Posted on June 18, 2013 by Keith
Every once in a while I find something in the world of science that teaches me something about business. Such was the case the other day as I read an article about cheetahs in the N.Y. Times. No, this isn’t going to be some clever pun about cheetahs never winning (sorry) but about how many businesses can learn something from the cheetah’s hunting tactics.
(Photo credit: fatedsnowfox)
As the article said:
Anyone who has watched a cheetah run down an antelope knows that these cats are impressively fast. But it turns out that speed is not the secret to their prodigious hunting skills: a novel study of how cheetahs chase prey in the wild shows that it is their agility — their skill at leaping sideways, changing directions abruptly and slowing down quickly — that gives those antelope such bad odds.
Cheetahs don’t actually go very fast when they’re hunting,” said Alan M. Wilson, a professor at the Royal Veterinary College at the University of London who studied cheetahs in Botswana and published a paper about them on Wednesday in the journal Nature. “The hunt is much more about maneuvering, about acceleration, about ducking and diving to capture the prey.”
How many times have you read something urging businesses to “fail fast?” I think that’s a misnomer – it’s not about failing; it’s about learning and having the cheetah-like agility to change direction. Just as cheetahs don’t go full-out fast when hunting (they’re capable of running 65 MPH – they might hunt at 35 MPH), maybe those of us in business need to learn to slow down a tad so we can turn. I think it’s also about being able to see the landscape more clearly as you’re moving more slowly. As you know if you’ve ever looked sideways out of a car going 60, things are pretty blurry when you’re moving fast.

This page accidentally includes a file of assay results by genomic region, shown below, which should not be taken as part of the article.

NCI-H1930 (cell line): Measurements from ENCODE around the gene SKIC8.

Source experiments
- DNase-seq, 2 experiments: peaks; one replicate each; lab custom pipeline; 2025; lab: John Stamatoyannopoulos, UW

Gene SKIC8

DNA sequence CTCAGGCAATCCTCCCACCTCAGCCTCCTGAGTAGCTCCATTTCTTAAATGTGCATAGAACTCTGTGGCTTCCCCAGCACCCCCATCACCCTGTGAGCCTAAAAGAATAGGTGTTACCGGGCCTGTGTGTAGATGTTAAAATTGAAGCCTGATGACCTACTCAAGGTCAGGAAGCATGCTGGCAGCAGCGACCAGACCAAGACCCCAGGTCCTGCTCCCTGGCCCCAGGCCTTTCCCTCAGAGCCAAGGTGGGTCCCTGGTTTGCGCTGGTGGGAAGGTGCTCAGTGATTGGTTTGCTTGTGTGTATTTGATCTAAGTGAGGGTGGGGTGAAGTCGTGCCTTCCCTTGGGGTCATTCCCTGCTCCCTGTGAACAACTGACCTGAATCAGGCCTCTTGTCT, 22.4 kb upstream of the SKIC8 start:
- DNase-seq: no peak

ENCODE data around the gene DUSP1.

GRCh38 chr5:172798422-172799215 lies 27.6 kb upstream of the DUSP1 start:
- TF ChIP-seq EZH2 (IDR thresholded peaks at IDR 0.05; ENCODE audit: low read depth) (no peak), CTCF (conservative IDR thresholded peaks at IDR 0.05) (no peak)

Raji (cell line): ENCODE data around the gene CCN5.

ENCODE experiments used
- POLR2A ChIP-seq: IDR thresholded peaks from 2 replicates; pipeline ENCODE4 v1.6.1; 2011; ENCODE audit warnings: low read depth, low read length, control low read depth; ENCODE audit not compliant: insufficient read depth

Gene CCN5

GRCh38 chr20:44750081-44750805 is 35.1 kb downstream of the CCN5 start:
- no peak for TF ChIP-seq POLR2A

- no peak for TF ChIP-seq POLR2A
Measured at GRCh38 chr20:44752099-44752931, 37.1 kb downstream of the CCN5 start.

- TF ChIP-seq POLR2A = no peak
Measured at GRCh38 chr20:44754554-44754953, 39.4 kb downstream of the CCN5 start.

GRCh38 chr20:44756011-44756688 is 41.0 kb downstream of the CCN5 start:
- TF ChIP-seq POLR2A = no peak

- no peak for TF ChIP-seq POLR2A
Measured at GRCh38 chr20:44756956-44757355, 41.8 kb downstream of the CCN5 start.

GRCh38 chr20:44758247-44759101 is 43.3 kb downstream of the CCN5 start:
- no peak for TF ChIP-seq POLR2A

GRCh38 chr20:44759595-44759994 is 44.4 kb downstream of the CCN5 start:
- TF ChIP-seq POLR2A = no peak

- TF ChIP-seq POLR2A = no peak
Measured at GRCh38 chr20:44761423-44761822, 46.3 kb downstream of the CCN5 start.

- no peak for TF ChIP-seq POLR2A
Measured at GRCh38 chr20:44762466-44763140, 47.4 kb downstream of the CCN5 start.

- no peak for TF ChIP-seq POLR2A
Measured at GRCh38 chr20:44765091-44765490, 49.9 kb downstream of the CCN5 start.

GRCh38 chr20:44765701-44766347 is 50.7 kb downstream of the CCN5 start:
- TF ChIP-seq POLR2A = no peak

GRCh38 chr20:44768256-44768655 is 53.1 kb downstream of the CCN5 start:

There’s an expression in racing – slow down to go fast. I like that a lot better than “haste makes waste.” Given the pace of change, it’s important to have the capability to run like the cheetah. It’s equally important to know when that speed is something to sacrifice in order to have a successful hunt. You agree?
Filed under: Consulting, Helpful Hints | Tagged: business, business thinking, Cheetah, life lessons, management, managing, Strategic management | 1 Comment »
Posted on June 13, 2013 by Keith
I made myself a note to write about a common business situation that can cause a lot of grief if not handled in a smart manner. Unfortunately, what prompted the note was a situation which was not handled the right way. I’m talking about conflict of interest and how appearances really do matter.
When I was in my corporate jobs from time to time I was offered “insider” pricing on some pending IPO‘s. I was also invited to serve on advisory boards. These offers came from start-up companies that were looking to do business with my employer and I was under no delusion that the offers were being extended because of my wit and charm or youthful good looks. I hesitate to use the word “bribe” but I understood that it was possible someone looking at this might think that my loyalty might be by divided – business interest vs. self-interest.
What raises this is a report on a major ad agency CEO being granted stock options in a company that is a vendor to her agency. These options might be worth as much at $3,000,000 if a planned IPO goes through. Digiday makes the exact point: